Snake-like robot conquers obstacles
The 26-pound robot developed at the University of Michigan U-M College of Engineering is, called OmniTread. It moves by rolling, log-style, or by lifting its head or tail, inchworm-like, and muscling itself forward. The robot's unique tread design prevents it from stalling on rough ground, said Research Professor Johann Borenstein, the head of the mobile robotics lab at U-M.
The snake-shaped serpentine robot is propelled along by moving treads that cover 80 percent of its body. These treads prevent the snakebot from stalling or becoming stuck on rough terrain because, similar to a tire touching a road, t the treads propel the robot forward like a tire touching a road. Historically, scientists haven't had much success with wheeled and tracked robots on rough terrain because they constantly stall.
A human operator controls the snakebot via a joystick and umbilical cord, which also provides electric power, which sends commands to specially designed software. A smaller, but more self-contained version that is now under development will carry on - board power for one hour of tetherless operation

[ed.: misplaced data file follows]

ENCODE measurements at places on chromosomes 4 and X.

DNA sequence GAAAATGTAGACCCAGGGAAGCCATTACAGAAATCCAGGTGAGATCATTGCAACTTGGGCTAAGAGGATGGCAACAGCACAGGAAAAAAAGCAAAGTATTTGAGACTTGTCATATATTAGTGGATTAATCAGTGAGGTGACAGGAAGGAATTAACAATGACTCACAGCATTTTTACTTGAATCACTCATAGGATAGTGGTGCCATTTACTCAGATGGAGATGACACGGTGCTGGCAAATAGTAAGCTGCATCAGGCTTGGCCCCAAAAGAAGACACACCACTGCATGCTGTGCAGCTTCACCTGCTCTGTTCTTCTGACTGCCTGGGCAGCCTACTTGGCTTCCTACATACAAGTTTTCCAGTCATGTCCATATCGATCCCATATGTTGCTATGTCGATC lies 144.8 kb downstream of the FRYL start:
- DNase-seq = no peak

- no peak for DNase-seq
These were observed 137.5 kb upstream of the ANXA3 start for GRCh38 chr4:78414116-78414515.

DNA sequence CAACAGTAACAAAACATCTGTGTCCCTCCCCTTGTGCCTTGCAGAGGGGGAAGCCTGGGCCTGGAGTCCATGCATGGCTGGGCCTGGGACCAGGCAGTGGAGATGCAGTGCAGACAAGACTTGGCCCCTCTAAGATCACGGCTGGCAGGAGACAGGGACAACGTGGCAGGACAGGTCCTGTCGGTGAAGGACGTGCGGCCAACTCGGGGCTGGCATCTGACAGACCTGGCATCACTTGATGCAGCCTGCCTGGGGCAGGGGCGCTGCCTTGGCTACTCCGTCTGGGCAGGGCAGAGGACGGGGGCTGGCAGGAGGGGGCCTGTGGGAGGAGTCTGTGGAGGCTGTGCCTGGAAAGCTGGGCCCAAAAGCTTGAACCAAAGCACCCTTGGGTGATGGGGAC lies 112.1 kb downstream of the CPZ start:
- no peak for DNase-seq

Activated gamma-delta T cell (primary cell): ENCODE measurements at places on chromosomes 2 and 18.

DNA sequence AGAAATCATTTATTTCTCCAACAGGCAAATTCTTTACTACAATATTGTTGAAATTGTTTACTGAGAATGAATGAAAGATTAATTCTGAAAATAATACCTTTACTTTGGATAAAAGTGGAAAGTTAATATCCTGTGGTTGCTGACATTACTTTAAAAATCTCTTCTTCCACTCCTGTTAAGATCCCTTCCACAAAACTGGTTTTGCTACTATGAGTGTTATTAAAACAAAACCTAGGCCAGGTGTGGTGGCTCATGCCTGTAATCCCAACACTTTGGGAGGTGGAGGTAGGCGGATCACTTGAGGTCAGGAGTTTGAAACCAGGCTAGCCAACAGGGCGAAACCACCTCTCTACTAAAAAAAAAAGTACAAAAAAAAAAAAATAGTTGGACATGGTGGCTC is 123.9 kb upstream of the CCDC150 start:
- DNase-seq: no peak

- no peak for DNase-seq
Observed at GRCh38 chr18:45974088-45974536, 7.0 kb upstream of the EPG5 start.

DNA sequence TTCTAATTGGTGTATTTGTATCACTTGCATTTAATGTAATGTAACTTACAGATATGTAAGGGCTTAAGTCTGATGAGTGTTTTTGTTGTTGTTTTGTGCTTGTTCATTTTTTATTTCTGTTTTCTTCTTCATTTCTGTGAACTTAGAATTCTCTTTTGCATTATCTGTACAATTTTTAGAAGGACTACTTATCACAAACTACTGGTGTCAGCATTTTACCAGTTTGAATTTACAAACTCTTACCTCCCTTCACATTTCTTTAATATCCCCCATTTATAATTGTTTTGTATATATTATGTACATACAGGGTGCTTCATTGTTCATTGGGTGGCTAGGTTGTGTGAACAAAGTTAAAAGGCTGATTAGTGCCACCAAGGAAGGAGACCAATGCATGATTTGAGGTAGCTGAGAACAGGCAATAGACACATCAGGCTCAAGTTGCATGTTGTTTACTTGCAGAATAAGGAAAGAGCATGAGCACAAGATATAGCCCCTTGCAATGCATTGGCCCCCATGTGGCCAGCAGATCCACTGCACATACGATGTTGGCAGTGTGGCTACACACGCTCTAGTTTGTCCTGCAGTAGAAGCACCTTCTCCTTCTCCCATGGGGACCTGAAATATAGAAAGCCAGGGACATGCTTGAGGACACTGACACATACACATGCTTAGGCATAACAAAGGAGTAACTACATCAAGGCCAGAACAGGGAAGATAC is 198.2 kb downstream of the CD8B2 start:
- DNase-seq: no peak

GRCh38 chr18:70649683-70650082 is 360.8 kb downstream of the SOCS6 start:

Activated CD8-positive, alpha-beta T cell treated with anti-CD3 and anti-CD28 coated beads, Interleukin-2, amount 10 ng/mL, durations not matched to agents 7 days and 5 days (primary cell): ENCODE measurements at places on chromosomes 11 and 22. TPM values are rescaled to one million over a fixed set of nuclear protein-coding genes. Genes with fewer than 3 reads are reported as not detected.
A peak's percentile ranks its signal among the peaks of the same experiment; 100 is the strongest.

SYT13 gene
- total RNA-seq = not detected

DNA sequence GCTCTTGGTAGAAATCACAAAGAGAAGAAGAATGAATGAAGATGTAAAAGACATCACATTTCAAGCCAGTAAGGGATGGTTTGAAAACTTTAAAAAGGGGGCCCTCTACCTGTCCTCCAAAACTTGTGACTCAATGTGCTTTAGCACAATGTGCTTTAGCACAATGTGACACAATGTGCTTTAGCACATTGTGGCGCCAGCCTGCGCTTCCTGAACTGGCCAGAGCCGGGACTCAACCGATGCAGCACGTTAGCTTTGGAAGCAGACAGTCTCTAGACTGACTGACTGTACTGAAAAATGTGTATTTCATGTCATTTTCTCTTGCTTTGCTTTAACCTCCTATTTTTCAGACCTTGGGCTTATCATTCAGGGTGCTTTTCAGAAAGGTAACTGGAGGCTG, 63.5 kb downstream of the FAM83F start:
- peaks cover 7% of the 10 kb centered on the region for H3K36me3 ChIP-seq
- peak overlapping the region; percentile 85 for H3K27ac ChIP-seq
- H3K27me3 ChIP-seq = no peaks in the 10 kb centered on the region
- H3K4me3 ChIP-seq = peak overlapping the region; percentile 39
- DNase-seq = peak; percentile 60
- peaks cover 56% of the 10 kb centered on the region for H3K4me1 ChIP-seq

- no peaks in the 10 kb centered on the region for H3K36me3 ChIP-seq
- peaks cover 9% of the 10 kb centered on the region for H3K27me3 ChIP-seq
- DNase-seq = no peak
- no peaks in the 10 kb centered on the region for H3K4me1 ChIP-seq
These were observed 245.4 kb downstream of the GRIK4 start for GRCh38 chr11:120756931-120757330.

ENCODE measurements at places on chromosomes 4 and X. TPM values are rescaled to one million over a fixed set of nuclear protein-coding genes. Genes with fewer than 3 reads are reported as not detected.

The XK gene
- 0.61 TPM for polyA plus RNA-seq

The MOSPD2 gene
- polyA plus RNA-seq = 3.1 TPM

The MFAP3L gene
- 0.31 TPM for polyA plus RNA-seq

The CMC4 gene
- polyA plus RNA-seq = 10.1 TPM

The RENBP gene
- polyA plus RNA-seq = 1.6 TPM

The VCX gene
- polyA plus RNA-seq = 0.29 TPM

The OmniTread is divided into five box-shaped segments connected through the middle by a long drive shaft spine that drives the tracks of all segments. Bellow s in the joints connecting the sections inflate or deflate to make the robot turn or lift the segments. The bellows provide enough torque for the OmniTread to lift the two front or rear segments to climb objects.
The robot is ideal for hazardous inspections or surveillance in industrial or military applications Borenstein said. The research was to appear in the appears on the March 18 edition of the International Journal on Industrial Robots, in a special issue on mobile robots. The paper, "The OmniTread Serpentine Robot for Industrial Inspection and Surveillance, " was written by Borenstein and co-authors Malik Hansen and Grzegorz Granosik.
For a web video of OmniTread, see, and click on video clip: www.engin.umich.edu/research/mrl/00MoRob_6.html
Source: University of Michigan